When the 1950s arrived and the post-war economy kicked in, W.A. and his brothers had positioned the store to take full advantage of Tulsa’s robust economy. They managed more than 129,000 square feet of multi-level retail space in the heart of downtown Tulsa, plus a store in Bartlesville. At Vandevers one could purchase everything from Paris fashion knock-offs to Levi Jeans, from a full-length mink coat to a youngster’s Hopalong Cassidy outfit, expensive imported jewelry and Mickey Mouse watches. Tulsans could even purchase household appliances at a Vandevers warehouse location. All things big and small could be found at the store with everything. Vandevers continued to be the go-to department store in Tulsa.
In addition to keeping pace with the retail merchandise needs of a fast-growing city, the Vandever family always found time for community service. In the first half century of the city, very little of major importance happened without the avid support of the Vandevers. Whether it was W.A. Vandever joining with other city leaders to sign a “stud horse” promissory note that financed the creation of Tulsa Municipal Airport or the many donations he made to bring railroads to the city, the family was always there whenever a need arose. W.A. is credited with founding the Tulsa State Fair and was instrumental in creating the first International Oil Exposition. His brothers and their wives served on boards, chaired charitable events and embraced every opportunity to serve the community. This legacy of community involvement had been well established in 1926 as noted in a news article about the family: “In every movement for the good of the city one or more of the Vandevers is almost certain to be found taking an active and helpful part.”
The city’s migration to the suburbs that began in the ‘50s increased many fold in the ‘60s. Like other merchants of the times, Vandevers followed the migration south of the city first to Utica Square, then to Southroads Mall, opening large stores designed and staffed to duplicate the original store’s merchandising model. In addition, the company opened Miss Jackson’s and a store in Bartleville. But the times and economics of Tulsa were rapidly changing. Even though the central city became less viable for retail business, Vandevers was one of the last to close its downtown store mostly out of respect for its many long-time customers. Many factors contributed to bring about the end of Vandevers. It could have been the large investment in time and resources made chasing the market migration to the suburbs or the invasion of big chains with their marketing prowess. It could have been adhering too long to the traditional general department store model of being everything to everyone and the consequential loss of a well-defined market position. Add to these factors the loss of team leader W. A. Vandever with his impeccable leadership along with attrition taking its toll on the team of brothers who had so effectively meshed their talent over the years and all together it was enough to bring an end to one of Tulsa’s finest retail enterprises.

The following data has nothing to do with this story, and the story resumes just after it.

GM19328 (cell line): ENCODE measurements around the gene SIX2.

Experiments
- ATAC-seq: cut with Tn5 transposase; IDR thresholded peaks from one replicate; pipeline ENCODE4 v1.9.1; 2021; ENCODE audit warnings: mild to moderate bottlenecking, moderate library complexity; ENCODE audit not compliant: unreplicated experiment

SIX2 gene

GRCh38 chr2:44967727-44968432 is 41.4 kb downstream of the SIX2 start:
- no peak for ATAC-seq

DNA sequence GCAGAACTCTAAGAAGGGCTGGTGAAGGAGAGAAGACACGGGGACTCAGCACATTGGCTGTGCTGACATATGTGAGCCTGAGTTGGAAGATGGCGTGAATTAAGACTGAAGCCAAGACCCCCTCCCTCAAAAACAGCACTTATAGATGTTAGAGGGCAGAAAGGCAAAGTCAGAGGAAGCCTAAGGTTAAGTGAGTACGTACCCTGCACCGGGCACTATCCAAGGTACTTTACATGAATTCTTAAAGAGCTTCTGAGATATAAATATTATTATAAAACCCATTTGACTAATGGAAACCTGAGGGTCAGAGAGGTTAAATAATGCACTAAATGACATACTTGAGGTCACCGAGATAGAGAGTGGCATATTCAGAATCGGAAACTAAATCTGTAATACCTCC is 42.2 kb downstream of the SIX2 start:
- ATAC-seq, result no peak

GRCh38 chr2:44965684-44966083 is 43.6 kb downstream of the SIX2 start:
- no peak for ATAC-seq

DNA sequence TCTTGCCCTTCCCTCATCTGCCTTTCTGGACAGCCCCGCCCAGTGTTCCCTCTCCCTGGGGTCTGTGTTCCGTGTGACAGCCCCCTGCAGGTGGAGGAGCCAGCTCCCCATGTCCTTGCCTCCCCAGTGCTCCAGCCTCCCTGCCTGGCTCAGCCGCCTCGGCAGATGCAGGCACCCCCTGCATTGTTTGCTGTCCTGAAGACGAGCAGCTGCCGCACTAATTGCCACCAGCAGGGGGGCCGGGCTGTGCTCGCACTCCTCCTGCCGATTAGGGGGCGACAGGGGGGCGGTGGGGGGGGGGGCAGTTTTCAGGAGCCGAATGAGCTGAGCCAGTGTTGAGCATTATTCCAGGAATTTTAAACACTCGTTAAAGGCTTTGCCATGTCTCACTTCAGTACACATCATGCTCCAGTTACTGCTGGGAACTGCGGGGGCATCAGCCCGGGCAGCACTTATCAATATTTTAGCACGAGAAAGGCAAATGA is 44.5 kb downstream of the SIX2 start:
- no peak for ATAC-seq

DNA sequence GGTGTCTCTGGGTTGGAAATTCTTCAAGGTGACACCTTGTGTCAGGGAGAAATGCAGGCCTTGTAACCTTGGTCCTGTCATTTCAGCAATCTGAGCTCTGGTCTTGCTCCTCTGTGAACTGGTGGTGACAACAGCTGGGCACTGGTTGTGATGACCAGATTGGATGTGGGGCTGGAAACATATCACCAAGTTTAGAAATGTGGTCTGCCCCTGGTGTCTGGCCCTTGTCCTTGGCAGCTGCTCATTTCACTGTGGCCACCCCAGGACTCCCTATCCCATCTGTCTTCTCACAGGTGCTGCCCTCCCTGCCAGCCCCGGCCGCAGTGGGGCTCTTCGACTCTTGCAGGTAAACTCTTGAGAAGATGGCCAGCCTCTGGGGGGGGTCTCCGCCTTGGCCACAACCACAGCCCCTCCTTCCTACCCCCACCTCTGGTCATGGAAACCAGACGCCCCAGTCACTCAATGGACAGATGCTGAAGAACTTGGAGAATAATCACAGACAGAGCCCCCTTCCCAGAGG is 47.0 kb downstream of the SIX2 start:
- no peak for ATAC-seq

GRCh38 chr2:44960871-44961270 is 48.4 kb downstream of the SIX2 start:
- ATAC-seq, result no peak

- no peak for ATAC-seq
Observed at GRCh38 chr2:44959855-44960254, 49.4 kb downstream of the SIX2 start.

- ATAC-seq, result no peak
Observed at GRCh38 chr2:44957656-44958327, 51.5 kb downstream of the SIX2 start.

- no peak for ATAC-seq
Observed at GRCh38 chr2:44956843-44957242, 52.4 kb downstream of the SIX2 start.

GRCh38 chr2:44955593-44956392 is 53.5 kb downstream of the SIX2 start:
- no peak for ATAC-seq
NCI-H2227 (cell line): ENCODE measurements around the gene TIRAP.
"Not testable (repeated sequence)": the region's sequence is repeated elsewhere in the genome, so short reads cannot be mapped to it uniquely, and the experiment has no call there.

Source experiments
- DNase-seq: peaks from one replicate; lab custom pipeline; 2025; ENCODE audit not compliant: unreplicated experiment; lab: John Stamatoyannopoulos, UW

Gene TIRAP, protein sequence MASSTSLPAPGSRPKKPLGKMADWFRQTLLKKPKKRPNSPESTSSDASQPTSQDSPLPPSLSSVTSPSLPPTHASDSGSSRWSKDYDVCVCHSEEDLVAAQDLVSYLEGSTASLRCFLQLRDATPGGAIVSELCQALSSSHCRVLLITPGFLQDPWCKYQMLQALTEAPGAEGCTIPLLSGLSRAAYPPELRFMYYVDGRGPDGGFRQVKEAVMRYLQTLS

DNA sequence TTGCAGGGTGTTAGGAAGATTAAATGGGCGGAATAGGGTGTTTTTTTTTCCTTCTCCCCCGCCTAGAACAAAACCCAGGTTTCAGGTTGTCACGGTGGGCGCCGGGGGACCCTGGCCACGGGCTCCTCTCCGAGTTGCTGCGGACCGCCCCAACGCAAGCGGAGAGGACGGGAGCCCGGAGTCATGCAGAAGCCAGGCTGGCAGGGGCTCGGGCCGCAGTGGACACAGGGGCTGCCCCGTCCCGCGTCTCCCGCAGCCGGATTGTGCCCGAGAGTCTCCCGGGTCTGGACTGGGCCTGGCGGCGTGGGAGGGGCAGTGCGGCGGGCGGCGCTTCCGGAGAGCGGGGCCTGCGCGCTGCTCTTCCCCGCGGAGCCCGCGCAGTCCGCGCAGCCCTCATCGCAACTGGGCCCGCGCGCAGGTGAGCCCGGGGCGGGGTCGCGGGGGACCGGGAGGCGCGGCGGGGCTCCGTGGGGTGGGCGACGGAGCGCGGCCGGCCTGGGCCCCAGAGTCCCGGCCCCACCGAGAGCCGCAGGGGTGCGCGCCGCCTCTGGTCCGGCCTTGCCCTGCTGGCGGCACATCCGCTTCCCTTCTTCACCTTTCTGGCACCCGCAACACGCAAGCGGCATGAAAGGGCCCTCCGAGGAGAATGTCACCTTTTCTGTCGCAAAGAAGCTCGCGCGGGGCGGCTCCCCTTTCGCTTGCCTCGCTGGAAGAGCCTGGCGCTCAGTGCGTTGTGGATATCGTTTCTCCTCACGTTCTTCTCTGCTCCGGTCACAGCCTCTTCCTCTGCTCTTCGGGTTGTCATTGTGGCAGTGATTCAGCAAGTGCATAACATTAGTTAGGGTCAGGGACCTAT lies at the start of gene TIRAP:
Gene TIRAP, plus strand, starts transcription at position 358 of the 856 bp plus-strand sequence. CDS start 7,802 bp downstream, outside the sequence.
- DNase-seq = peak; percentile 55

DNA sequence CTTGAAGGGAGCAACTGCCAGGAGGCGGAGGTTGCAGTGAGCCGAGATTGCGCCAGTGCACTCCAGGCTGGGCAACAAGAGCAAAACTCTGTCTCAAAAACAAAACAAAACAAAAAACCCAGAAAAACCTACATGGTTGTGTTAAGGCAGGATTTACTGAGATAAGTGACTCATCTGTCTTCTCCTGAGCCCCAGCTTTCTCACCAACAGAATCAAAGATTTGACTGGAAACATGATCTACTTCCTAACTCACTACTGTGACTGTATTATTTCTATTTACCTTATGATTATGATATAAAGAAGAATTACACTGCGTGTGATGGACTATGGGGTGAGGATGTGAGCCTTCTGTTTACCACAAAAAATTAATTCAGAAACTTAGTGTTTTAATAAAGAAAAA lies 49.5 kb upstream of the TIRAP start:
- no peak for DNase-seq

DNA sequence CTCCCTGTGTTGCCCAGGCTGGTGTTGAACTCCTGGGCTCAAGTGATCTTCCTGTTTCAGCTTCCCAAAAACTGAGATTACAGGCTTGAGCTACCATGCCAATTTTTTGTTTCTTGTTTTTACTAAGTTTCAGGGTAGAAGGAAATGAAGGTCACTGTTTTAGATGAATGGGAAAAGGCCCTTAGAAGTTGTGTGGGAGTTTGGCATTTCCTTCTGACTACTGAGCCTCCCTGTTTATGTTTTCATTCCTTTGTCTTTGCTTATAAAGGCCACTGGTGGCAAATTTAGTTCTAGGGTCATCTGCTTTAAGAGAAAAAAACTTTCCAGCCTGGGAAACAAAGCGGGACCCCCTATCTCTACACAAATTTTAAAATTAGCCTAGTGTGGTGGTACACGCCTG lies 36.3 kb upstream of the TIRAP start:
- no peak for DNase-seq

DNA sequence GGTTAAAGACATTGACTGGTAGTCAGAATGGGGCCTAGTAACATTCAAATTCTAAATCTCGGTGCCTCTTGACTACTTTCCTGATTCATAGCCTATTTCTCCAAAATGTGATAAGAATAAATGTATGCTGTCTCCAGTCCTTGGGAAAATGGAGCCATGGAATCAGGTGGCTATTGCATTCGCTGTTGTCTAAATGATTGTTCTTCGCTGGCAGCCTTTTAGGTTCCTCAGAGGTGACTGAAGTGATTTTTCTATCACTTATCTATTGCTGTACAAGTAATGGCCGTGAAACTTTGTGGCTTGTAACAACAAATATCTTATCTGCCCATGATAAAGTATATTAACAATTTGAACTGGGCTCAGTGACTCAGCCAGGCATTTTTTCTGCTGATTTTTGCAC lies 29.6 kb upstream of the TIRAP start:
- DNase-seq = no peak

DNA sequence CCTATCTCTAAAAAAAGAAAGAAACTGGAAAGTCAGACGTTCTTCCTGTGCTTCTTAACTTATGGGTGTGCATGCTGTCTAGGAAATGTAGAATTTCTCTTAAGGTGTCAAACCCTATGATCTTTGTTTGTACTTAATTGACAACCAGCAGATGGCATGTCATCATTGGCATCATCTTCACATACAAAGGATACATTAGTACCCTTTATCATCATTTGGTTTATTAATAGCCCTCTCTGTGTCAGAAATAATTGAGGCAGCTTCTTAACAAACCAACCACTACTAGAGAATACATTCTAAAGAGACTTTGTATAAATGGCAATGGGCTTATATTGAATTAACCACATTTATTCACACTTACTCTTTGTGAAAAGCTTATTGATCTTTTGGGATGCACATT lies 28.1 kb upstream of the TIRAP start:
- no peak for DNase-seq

Many retirement-age Tulsans hold fond memories of shopping with their parents downtown at Vandevers. A few will recall their mother’s story of how they were able to hold a job through the great depression because they worked for the Vandever family who took care of employees. Some might remember Mr. Vern (Vandever), who stood at the door of the big store downtown and warmly greeted customers by name. They remember aisles of goods and friendly clerks who knew the customers, or riding on an elevator controlled by a nice lady who announced what floor you were on, or sitting on Santa’s lap. Many women recall purchasing a stunning prom dress, the sight of colorful dry goods and the smells of expensive perfumes. The store, with all its wonders, may be gone, but the memories and the positive impact of Vandevers Department Store and the Vandever family, one of Tulsa’s finest centennial families, live on.